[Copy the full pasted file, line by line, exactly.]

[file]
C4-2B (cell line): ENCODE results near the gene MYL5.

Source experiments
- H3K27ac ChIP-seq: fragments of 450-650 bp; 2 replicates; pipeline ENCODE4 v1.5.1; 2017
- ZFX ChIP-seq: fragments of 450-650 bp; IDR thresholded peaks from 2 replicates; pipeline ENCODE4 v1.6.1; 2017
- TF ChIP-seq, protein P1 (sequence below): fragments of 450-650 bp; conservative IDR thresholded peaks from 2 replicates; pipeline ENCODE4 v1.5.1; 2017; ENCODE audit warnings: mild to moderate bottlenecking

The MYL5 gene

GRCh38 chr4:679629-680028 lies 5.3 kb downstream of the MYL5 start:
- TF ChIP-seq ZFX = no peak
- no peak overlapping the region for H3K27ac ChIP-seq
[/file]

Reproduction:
C4-2B (cell line): ENCODE results near the gene MYL5.

Source experiments
- H3K27ac ChIP-seq: fragments of 450-650 bp; 2 replicates; pipeline ENCODE4 v1.5.1; 2017
- ZFX ChIP-seq: fragments of 450-650 bp; IDR thresholded peaks from 2 replicates; pipeline ENCODE4 v1.6.1; 2017
- TF ChIP-seq, protein P1 (sequence below): fragments of 450-650 bp; conservative IDR thresholded peaks from 2 replicates; pipeline ENCODE4 v1.5.1; 2017; ENCODE audit warnings: mild to moderate bottlenecking

The MYL5 gene

GRCh38 chr4:679629-680028 lies 5.3 kb downstream of the MYL5 start:
- TF ChIP-seq ZFX = no peak
- no peak overlapping the region for H3K27ac ChIP-seq